1,000 Turkish nationals to work at Akkuyu

1,000 Turkish nationals to work at Akkuyu

Neşe Karanfil – ANKARA
1,000 Turkish nationals to work at Akkuyu

About 3,200 staff will work at the Akkuyu nuclear power plant currently being constructed in Turkey’s southern province of Mersin once it goes online, with 1,000 of them to be Turkish nationals, the human resources director of Akkuyu Nuclear JSC has said.

Marina Karaseva said the plan is that 65 percent of the staff will be Russians and the remaining 35 percent Turks when the first unit of the power plant becomes operational. She said this ratio could change over the years.

Karaseva spoke to Turkish reporters about the ongoing process during a meeting at ATOMEXPO International Forum held in the Russian city of Sochi on April 15-16.

She gave information about the training of students who are set to be employed as high qualified staff at the plant in the near future. She said that the master’s education of Turkish students who completed their undergraduate studies at the Russian National Research Nuclear University (MEPhI) has already started.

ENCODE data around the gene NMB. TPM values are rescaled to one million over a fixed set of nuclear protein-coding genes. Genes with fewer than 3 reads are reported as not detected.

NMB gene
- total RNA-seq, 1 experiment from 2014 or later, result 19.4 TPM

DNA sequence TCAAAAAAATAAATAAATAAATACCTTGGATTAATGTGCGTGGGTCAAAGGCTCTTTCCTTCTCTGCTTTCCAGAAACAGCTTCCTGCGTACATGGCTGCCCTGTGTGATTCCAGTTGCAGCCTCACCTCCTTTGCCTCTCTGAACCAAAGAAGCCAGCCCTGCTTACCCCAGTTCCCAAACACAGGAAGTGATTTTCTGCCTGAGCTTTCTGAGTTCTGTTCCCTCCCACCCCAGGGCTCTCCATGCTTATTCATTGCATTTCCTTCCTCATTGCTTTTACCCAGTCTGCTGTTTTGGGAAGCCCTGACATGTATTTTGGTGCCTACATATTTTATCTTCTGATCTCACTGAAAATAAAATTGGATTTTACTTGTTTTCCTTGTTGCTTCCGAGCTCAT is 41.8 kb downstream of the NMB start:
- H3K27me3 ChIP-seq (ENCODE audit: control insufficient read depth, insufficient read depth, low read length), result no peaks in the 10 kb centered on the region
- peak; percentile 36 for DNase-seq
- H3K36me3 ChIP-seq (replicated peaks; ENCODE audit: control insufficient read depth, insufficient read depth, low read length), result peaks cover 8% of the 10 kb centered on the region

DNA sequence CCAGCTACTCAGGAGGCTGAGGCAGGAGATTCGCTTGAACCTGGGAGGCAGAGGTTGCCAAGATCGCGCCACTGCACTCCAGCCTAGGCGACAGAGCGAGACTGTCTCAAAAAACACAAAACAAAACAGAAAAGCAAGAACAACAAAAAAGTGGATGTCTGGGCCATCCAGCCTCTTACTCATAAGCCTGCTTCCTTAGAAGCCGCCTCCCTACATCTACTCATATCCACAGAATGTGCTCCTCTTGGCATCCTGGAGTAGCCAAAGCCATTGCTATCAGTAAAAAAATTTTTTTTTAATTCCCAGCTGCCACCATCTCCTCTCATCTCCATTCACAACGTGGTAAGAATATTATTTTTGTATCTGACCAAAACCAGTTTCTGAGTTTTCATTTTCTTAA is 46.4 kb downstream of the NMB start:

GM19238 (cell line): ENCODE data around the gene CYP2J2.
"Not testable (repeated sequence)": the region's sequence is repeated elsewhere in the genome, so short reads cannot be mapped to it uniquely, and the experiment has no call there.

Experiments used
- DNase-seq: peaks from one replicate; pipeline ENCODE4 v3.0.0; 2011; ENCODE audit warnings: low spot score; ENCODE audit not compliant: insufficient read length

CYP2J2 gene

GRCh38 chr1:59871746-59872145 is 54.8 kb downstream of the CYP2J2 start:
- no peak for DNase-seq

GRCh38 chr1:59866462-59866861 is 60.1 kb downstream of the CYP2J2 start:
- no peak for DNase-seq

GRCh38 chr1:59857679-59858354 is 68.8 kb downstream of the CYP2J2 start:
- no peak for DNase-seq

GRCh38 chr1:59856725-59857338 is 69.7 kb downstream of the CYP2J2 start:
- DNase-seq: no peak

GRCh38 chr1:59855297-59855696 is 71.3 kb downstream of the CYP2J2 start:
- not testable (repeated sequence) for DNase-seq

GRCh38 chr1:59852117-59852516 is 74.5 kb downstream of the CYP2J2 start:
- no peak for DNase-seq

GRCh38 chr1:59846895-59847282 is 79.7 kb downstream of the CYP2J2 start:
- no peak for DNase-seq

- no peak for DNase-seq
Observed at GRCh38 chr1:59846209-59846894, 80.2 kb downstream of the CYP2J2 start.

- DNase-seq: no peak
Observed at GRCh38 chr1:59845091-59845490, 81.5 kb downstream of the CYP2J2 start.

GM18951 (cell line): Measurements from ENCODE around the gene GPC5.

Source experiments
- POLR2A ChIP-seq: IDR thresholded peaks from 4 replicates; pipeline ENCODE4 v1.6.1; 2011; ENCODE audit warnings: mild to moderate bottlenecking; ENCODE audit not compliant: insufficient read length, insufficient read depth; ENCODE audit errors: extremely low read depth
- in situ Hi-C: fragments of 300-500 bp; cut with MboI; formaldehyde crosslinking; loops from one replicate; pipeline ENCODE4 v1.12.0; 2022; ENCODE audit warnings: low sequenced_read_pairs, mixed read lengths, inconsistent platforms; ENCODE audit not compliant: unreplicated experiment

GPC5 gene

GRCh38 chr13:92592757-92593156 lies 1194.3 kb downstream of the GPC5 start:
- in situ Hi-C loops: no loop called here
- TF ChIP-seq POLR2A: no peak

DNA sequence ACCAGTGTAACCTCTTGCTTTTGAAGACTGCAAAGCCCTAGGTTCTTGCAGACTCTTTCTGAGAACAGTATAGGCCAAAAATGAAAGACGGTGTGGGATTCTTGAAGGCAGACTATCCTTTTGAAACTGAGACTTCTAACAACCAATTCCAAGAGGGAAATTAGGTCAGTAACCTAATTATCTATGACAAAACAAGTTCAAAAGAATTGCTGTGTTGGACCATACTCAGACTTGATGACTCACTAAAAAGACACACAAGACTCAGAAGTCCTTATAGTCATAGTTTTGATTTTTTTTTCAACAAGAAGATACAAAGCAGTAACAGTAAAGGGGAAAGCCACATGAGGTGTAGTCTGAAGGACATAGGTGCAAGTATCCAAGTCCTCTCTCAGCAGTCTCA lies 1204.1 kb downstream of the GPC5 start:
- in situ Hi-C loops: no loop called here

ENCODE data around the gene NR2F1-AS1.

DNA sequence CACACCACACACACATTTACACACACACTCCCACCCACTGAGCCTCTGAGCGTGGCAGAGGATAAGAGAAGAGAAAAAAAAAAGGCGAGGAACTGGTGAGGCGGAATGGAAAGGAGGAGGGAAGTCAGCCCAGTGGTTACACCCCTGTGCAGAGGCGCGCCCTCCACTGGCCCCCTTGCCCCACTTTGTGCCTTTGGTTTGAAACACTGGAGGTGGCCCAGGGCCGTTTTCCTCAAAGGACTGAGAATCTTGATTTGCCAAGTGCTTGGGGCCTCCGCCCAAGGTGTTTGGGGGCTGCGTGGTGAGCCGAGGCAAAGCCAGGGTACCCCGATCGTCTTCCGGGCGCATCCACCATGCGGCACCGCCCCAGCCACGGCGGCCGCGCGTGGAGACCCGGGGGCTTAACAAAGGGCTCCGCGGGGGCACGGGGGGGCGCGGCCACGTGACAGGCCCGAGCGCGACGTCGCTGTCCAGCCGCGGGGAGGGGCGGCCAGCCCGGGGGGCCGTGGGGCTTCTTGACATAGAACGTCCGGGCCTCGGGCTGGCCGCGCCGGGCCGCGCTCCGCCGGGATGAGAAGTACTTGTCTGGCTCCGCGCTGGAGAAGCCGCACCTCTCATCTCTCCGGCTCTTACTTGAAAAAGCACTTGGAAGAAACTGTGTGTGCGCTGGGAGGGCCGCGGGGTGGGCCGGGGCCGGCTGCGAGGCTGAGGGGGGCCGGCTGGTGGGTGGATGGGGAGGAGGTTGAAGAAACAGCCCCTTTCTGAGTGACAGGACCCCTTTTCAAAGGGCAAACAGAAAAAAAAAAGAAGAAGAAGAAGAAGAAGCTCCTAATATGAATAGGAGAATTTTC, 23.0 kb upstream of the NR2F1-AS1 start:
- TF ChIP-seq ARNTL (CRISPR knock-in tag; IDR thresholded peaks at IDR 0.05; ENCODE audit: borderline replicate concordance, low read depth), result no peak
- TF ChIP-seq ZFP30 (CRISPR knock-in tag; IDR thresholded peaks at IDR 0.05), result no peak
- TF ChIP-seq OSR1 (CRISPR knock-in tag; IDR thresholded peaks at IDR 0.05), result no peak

“As for the third stage of the training cooperation, the target is to train students at the high school level. Our talks in this area are continuing. Specialties and curriculum at the technical field in high schools are being analyzed. We are discussing what we can include in a program if we are going to provide initial training in the nuclear field,” said Karaseva.

“I am talking with regards to our previous experiences; when we go to a country [to build power plant], we expose the [students] in high schools in that area to expertise training. And we are thinking of implementing the same thing in Turkey. We are currently building a nuclear power plant in Turkey, but of course this single one will not be enough for Turkey. Other nuclear power plants will follow that,” said Karaseva, stressing that the country will need more people specializing in nuclear power plant operations in the future. 

The Akkuyu project started with an intergovernmental agreement signed between Turkey and Russia on May 12, 2010. Russian nuclear energy company Rosatom and participants will build the plant comprising four units, each of which has a capacity of 1,200 megawatts.

The plant will have a working life of 8,000 hours per year and will produce 35 billion kilowatts of electricity at full capacity, which will meet about 10 percent of Turkey’s electricity needs.

The plant has an operational date for the first reactor set for 2023, while the plant is expected to be up and running at full capacity by 2025.

Nuclear Plant,